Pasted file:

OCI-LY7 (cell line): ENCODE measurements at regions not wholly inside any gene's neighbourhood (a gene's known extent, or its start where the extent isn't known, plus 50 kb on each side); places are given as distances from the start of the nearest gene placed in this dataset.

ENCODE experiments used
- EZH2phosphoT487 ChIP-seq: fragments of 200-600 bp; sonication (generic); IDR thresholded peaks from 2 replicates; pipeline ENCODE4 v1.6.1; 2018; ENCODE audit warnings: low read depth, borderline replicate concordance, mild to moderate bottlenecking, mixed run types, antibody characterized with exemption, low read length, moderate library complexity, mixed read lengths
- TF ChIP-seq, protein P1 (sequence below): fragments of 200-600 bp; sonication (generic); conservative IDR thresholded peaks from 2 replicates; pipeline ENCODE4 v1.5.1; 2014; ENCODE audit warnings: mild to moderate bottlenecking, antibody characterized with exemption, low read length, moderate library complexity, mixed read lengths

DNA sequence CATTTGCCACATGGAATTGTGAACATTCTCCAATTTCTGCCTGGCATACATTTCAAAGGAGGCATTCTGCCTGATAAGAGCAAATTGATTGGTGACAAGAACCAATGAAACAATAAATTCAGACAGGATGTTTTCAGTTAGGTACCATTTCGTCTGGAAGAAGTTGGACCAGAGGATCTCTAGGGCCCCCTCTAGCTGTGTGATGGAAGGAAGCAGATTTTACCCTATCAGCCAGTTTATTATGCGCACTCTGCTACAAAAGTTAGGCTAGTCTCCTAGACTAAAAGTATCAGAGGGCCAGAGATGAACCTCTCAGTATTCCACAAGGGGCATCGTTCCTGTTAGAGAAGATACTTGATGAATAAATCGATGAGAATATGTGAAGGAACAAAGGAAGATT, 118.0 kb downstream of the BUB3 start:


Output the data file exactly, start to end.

OCI-LY7 (cell line): ENCODE measurements at regions not wholly inside any gene's neighbourhood (a gene's known extent, or its start where the extent isn't known, plus 50 kb on each side); places are given as distances from the start of the nearest gene placed in this dataset.

ENCODE experiments used
- EZH2phosphoT487 ChIP-seq: fragments of 200-600 bp; sonication (generic); IDR thresholded peaks from 2 replicates; pipeline ENCODE4 v1.6.1; 2018; ENCODE audit warnings: low read depth, borderline replicate concordance, mild to moderate bottlenecking, mixed run types, antibody characterized with exemption, low read length, moderate library complexity, mixed read lengths
- TF ChIP-seq, protein P1 (sequence below): fragments of 200-600 bp; sonication (generic); conservative IDR thresholded peaks from 2 replicates; pipeline ENCODE4 v1.5.1; 2014; ENCODE audit warnings: mild to moderate bottlenecking, antibody characterized with exemption, low read length, moderate library complexity, mixed read lengths

DNA sequence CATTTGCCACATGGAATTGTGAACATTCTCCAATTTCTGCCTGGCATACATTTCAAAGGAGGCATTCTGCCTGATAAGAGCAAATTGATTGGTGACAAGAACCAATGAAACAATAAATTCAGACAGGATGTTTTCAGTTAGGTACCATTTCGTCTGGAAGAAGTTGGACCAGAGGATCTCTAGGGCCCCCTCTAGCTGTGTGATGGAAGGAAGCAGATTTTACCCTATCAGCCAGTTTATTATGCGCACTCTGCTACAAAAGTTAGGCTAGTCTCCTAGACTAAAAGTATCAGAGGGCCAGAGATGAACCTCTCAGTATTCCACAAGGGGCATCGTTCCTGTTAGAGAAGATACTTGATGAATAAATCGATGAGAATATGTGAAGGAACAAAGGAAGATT, 118.0 kb downstream of the BUB3 start: